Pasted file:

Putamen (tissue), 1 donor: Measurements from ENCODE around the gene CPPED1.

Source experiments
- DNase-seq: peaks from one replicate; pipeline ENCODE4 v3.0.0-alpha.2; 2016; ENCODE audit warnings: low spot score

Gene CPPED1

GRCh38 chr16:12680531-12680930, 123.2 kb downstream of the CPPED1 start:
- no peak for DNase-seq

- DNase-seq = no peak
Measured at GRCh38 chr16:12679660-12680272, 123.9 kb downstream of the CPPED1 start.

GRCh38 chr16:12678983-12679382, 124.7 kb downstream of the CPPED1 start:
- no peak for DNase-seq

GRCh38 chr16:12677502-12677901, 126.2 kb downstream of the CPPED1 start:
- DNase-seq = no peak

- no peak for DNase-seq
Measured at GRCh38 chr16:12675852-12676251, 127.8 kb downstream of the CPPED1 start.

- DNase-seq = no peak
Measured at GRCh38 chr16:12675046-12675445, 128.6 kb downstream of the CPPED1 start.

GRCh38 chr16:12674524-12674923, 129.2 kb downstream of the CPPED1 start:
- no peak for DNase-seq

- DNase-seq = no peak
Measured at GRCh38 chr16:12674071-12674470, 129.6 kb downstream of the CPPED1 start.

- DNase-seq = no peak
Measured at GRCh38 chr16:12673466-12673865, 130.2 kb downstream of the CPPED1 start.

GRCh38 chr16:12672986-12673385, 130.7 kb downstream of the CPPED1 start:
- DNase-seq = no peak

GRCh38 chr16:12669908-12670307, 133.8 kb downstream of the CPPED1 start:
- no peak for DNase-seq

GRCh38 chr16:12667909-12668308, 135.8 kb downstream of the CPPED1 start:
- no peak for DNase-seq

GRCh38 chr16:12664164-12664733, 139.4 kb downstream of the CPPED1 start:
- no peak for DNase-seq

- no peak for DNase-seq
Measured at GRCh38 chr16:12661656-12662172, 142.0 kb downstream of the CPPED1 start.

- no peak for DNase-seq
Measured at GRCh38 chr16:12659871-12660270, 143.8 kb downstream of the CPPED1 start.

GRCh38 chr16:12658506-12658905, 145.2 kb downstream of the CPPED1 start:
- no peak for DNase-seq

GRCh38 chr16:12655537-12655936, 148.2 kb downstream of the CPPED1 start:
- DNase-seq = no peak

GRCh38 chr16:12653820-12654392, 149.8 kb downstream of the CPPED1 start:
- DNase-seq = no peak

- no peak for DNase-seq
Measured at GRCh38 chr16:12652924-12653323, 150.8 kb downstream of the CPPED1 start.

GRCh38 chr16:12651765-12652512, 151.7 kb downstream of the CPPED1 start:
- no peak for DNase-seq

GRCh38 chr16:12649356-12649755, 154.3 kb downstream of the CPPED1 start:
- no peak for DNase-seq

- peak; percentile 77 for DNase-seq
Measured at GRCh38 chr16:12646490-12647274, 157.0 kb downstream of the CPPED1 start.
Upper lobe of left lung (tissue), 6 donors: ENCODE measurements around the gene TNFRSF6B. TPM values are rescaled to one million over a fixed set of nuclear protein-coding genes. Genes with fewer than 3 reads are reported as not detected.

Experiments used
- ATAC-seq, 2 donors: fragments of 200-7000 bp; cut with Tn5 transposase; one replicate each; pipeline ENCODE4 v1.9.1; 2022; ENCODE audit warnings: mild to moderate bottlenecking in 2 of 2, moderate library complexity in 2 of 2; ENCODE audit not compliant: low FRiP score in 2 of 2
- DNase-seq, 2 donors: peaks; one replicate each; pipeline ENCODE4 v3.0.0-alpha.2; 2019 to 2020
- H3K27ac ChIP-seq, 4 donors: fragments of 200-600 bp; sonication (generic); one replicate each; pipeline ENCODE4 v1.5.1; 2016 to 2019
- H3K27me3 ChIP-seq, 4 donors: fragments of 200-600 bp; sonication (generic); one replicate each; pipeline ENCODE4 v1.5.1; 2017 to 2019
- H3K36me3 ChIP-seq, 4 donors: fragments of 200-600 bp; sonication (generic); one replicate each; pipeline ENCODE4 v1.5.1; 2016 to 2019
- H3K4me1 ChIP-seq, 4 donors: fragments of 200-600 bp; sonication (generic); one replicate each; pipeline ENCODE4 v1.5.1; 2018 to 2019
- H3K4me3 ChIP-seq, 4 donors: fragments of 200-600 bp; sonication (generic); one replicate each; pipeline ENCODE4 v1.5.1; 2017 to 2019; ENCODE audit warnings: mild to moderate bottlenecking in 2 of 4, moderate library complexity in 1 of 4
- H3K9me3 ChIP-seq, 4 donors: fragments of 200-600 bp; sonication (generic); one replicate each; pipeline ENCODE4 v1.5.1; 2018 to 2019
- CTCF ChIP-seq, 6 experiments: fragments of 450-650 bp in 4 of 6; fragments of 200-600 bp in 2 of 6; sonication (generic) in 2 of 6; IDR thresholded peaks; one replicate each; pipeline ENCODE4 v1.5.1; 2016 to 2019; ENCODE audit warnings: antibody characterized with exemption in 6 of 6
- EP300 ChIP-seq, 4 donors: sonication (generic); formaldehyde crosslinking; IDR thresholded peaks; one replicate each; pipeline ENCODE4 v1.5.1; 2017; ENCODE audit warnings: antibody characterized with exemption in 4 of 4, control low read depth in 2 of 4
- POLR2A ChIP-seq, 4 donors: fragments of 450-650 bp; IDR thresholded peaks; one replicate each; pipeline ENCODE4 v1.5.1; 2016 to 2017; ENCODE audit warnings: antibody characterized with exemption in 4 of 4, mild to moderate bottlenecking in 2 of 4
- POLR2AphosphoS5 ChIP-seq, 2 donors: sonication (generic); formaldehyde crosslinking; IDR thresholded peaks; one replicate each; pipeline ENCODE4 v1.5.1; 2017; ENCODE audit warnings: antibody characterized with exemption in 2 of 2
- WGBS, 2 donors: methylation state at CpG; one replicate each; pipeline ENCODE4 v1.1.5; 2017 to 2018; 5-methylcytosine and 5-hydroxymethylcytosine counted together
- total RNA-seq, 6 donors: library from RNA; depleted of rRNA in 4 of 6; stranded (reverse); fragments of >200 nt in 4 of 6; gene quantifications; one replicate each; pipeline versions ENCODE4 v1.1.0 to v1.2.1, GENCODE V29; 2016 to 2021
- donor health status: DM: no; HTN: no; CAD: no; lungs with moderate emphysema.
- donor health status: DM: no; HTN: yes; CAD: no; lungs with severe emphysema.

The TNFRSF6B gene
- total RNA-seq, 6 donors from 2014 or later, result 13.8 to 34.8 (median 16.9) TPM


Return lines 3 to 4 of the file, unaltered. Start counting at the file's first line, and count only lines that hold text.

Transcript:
- DNase-seq: peaks from one replicate; pipeline ENCODE4 v3.0.0-alpha.2; 2016; ENCODE audit warnings: low spot score

Gene CPPED1